Creating a Ghost in the Shell screensaver for macOS

Ghost in the Shell (1998) has a brief interlude containing gorgeously drawn scenes of a dystopian city modelled after Hong Kong.

I've wanted to create a screen saver that loops this scene over and over for a while, and I finally got around to doing it.

My first idea was to fork JohnCoates/Aerial and repurpose it for this. But I stumbled on SaveHollywood, which is a macOS screensaver that allows you to supply any custom video(s) to play. So that was a significant chunk of work done.

Producing the video turned out to be tricker than I initially thought. I first scrubbed my copy of GitS to find the exact timestamps for the scenes that I want to export:

33:04 to 33:53
34:04 to 36:20

I wrote a quick ffmpeg invocation to slice it:

ffmpeg -i ghost-full.mp4 -ss "00:33:04" -to "00:33:53" \
  -c copy ghost-1.mp4

But the resulting video didn't work correctly. It had a few seconds of no output in the beginning. I found out that this was because of a concept called "index keyframes", or i-frames, which for this task were the only frames that I could crop from without re-encoding and without exporting gaps. Re-encoding has the potential to introduce a loss of quality which is something I wanted to avoid.

Finding the i-frames can be done with a tool that is part of the ffmpeg brew distribution, ffprobe:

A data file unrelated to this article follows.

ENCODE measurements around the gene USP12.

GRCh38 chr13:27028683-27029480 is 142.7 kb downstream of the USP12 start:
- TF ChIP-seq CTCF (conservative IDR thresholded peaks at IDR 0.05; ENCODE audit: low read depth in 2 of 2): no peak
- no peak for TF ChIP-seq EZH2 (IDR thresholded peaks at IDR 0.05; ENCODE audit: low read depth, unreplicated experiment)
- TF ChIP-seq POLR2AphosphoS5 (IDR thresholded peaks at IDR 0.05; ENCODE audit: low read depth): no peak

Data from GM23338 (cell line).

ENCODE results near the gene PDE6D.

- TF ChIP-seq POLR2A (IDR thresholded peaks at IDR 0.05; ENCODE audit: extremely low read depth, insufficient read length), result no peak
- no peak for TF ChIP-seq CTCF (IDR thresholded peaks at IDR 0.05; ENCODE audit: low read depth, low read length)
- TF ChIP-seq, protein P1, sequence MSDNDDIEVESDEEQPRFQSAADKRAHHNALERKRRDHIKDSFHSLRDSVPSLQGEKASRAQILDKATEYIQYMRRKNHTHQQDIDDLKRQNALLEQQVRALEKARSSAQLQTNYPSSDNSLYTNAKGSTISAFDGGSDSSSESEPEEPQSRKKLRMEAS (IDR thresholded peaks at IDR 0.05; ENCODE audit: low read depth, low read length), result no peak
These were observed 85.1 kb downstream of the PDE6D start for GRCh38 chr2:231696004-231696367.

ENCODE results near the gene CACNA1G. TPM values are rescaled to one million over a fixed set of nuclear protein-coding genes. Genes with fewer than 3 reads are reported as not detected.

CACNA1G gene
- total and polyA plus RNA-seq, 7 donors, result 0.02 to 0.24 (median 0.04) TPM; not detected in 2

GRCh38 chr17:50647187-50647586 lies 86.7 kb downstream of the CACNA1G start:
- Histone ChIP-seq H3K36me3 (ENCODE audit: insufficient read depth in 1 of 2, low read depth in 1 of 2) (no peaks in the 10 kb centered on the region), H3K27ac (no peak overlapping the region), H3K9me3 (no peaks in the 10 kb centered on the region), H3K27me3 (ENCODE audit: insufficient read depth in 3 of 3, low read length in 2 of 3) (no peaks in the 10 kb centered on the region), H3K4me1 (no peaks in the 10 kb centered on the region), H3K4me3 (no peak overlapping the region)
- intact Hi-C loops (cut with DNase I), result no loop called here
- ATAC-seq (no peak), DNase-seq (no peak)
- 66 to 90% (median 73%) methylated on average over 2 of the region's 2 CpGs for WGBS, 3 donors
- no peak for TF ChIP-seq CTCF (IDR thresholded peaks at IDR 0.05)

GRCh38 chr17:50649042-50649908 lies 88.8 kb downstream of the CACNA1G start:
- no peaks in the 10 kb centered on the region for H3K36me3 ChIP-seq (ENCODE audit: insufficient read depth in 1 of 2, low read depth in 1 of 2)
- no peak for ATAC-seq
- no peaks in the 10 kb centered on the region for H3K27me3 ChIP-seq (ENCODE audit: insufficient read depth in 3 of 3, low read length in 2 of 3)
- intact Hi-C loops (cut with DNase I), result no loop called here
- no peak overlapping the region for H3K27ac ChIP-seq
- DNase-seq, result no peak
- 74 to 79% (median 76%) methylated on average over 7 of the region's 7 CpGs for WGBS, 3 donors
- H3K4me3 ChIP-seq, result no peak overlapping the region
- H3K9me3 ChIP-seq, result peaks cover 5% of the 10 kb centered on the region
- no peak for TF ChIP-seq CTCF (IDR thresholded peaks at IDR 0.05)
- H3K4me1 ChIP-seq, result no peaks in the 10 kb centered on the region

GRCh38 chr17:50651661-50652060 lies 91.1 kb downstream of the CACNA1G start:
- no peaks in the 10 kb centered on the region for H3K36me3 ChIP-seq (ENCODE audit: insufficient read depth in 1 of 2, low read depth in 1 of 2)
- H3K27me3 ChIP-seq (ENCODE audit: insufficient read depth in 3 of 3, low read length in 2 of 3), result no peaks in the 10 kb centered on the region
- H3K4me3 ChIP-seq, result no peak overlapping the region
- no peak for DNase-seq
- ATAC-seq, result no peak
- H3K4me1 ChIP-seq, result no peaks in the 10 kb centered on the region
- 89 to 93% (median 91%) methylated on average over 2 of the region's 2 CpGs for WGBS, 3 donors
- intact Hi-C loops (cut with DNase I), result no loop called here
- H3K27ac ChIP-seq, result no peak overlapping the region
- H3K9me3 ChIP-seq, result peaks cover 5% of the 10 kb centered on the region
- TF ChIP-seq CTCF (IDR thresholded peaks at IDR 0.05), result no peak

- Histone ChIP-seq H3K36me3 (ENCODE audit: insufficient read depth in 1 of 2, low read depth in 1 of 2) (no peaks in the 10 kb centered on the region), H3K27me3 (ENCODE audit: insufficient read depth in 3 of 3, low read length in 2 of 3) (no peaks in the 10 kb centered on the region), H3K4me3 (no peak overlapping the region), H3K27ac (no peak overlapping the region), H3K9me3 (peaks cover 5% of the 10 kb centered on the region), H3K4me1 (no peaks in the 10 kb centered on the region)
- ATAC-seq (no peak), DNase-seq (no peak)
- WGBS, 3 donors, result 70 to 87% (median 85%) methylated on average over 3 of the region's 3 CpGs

ffprobe -select_streams v -show_frames \
  -show_entries frame=pict_type \
  -of csv ghost-full.mp4 > ghost-frames.csv

This will output the full list of frames to a ghost-frames.csv file. To get the i-frames:

cat ghost-frames.csv | grep -n I | cut -d ':' -f 1 > ghost-i-frames.csv

Then you can peek around vim i-frames.csv to see the exact frame numbers. However, what I knew was the timestamp, 00:33:04, not the frame number.

The timestamp in seconds is:

33 * 60 + 4 = 1984

To get the frame, you multiply by the framerate. To get the framerate:

ffprobe -v 0 -of compact=p=0 -select_streams 0 \
  -show_entries stream=r_frame_rate ghost-full.mp4

Which returns 24000/1001, which is 23.976023976. The former is better for arithmetic, so:

1984 * (24000 / 1001) = 47568.431568432

So I needed an i-frame somewhere around frame 47568. Browsing i-frames.csv I settled on 47556, but after some trial and error I found the right one to be at the 00:33:02.898 timestamp.

Apply the same process to the end section for my first clip and to both start and end of my second clip, and I got:

ffmpeg -i ghost-full.mp4 -ss "00:33:02.898" -to "00:33:52.905" -c copy ghost-1.mp4
ffmpeg -i ghost-full.mp4 -ss "00:34:03.500" -to "00:36:19.969" -c copy ghost-2.mp4

Plugging these into SaveHollywood produced great results, but the transition between the two videos did include a half-second of a black screen, which was slightly jarring. So I concatenated them:

$ cat filelist.txt
file 'ghost-1.mp4'
file 'ghost-2.mp4'
$ ffmpeg -f concat -safe 0 -i filelist.txt -c copy ghost-concat.mp4

And now I had what I set out to do, but I felt that it could also do with some different music. I downloaded the OST from YouTube using youtube-dl, plugged it into Audacity, and exported a crop of the soundtrack that I wanted to use. Then finally:

ffmpeg -i ghost-concat.mp4 -i ghost-audio.mp3 -codec copy -shortest

I had to export the final version as .mov to get the sound to play in QuickLook/QuickTime/SaveHollywood.

And that's it.